EU law provides the following list of "pieces of evidence": the customer's billing address, the IP address of the device used, the customer's bank details, the SIM card country code, the location of a fixed landline, or other commercially relevant information. As a consequence of these customer location requirements, many vendors of TBE services must gather and retain two or three pieces of information for each customer in up to 28 member states. This information is not always readily available, which further increases the compliance burden. Under MOSS, companies must retain the records of their transactions for 10 years, which is far beyond the average recordkeeping requirements throughout the EU.
Lack of harmonization withinthe EU: The VAT treatment of TBE services is based on the laws of the member state of consumption, which preserves all the remaining taxing powers (i.e., applicable rates, exemptions, invoicing requirements, etc.) and, as previously mentioned, finally receives the revenue the transaction generated. In other words, MOSS effectively deals with only a portion of the compliance burden facing a vendor (i.e., registration and return and remittance filing). A vendor of TBE services must, therefore, know and have systems to apply all other individual member state tax administration rules to its transactions.
Audit exposure: As the VAT enforcement authority remains with the member state of consumption, taxpayers are potentially subject to up to 28 audits, each following different administrative procedures, rules, and potential penalties. The limited harmonization of VAT rules among EU jurisdictions leaves taxpayers exposed to significant risk when selling TBE services.
Filing deadline: A final concern of businesses filing MOSS returns is that they must submit quarterly MOSS returns within 20 days of the end of the filing period. The short filing deadline and the strict rules for not filing timely returns create additional pressure on businesses that want to comply but may face challenges gathering all the required information for filing accurate returns within the time allowed.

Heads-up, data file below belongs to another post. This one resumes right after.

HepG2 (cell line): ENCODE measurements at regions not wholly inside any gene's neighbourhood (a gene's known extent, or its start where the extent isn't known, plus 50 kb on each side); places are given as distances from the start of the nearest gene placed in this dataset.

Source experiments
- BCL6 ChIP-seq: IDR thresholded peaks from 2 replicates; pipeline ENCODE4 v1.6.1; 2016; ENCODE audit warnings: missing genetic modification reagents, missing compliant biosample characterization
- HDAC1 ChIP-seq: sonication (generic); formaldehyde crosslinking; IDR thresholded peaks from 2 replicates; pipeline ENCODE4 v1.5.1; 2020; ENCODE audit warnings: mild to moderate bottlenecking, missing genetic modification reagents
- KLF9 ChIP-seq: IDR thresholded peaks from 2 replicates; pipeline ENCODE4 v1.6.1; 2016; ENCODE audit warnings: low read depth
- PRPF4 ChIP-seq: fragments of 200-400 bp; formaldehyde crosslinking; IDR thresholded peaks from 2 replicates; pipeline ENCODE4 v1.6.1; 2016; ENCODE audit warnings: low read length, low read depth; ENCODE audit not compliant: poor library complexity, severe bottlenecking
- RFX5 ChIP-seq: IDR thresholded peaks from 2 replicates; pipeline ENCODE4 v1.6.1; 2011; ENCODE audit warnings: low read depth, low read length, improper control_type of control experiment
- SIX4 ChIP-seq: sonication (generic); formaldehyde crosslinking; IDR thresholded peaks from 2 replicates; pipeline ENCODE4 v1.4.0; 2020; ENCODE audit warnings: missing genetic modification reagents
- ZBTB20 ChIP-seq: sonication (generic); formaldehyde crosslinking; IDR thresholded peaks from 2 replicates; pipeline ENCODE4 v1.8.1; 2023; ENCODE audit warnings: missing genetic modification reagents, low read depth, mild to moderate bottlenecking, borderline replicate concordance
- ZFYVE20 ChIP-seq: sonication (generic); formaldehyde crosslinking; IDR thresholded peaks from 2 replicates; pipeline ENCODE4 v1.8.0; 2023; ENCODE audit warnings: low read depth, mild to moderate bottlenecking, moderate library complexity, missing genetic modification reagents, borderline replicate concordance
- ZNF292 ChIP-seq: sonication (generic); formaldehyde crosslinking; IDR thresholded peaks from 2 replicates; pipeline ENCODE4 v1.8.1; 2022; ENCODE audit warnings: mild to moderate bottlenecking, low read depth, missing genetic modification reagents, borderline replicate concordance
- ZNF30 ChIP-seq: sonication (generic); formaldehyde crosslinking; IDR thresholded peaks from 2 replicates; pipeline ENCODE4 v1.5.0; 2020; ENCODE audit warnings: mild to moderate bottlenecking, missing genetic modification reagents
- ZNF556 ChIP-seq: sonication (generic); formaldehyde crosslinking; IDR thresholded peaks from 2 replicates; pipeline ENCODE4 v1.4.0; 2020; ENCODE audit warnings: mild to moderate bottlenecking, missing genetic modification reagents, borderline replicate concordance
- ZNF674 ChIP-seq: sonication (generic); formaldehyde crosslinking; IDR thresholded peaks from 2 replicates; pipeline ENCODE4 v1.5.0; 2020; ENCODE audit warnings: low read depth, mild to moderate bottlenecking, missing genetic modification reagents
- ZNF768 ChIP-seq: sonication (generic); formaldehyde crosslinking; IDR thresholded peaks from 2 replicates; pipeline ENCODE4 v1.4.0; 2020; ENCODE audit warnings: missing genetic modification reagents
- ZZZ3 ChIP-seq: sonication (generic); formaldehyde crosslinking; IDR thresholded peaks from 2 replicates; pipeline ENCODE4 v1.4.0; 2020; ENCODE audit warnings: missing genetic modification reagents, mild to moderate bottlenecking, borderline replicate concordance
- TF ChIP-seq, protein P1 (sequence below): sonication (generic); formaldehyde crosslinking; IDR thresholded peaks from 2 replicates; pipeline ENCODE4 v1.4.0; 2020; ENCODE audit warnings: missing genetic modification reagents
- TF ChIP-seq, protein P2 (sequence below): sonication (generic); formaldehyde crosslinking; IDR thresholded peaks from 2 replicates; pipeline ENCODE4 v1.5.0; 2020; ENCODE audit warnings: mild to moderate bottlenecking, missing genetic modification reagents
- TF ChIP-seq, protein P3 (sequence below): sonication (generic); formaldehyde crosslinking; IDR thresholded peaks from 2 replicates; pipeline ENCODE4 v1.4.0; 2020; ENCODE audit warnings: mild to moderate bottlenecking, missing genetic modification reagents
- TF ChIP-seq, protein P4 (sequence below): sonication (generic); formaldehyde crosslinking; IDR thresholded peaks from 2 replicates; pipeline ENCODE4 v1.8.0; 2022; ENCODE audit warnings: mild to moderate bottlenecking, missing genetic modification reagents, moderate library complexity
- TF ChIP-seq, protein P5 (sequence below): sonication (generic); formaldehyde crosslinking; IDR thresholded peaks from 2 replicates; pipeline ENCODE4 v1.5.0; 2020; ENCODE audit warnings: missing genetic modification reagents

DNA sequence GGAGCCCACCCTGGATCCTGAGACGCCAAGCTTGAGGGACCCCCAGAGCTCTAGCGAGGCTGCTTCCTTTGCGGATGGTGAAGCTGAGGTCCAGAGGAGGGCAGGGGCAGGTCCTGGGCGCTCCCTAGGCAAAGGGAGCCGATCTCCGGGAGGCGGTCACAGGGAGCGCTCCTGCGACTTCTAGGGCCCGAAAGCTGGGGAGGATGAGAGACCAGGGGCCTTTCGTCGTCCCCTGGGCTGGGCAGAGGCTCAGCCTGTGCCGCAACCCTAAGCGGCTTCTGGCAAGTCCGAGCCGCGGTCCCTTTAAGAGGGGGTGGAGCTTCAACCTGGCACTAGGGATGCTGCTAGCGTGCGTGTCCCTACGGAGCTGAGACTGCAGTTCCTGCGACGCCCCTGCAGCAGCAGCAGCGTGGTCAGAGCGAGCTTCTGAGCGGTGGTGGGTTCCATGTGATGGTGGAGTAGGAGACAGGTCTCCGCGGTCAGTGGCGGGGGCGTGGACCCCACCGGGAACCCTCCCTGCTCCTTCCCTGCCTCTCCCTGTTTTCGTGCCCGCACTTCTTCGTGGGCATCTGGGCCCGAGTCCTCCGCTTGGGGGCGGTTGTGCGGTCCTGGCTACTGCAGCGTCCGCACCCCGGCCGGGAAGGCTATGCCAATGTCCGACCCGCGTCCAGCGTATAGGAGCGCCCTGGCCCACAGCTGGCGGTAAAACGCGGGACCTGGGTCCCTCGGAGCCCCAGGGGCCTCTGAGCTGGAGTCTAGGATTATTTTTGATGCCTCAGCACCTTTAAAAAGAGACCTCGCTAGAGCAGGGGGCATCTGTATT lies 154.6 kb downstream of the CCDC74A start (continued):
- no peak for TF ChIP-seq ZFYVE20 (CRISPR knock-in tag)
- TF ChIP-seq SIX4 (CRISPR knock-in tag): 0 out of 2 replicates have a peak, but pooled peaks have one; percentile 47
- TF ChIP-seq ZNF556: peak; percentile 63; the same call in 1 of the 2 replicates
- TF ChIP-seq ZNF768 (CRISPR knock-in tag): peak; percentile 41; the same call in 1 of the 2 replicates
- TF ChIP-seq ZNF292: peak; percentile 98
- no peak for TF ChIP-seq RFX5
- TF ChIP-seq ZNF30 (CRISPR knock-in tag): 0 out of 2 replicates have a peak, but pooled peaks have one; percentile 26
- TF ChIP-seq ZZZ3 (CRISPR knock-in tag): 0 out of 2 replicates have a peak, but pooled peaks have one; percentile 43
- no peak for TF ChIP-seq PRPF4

Proposed amendments to MOSS
As a result of concern about these challenges, on Dec. 1, 2016, the EC announced a proposal to modernize VAT rules for cross-border e-commerce. The proposal would allow non-EU businesses with a VAT registration in an EU member state to qualify for MOSS registration. Moreover, the proposal would introduce two thresholds: (1) a gross-receipts threshold of €10,000 ($10,600) under which cross-border sales for EU companies are treated as domestic sales, with VAT paid to the tax authority of the state in which the seller is established; and (2) a gross-receipts threshold of €100,000 ($106,000) under which businesses would not be required to collect a minimum of two pieces of noncontradictory evidence. Under this threshold, businesses can presume the customer's location based on a single piece of evidence.
However, under the current draft, these thresholds would only apply to EU-established businesses, meaning non-EU businesses would continue to be required to register in the EU regardless of the volume of sales and to collect the required information regardless of their gross receipts. The EC further proposed to simplify compliance under MOSS by (1) extending the filing deadline from 20 days to 30 days following the end of the quarterly tax period; (2) replacing the recordkeeping period of 10 years with the recordkeeping period in the member state of identification; and (3) imposing the invoicing rules of the member state of identification rather than the invoicing rules in the member state of consumption. However, in a move that could be seen as counter to further harmonization, the EU issued a proposal to allow member states to apply reduced VAT rates to ebooks, which would increase the complexity of the EU VAT system for businesses.
Beyond this, the EC is considering extending MOSS to all B2C sales of services, intra-EU cross-border B2C sales of goods, and imports of low-value goods into the EU.
Is MOSS a model to simplify U.S. sales-and-use-tax administration?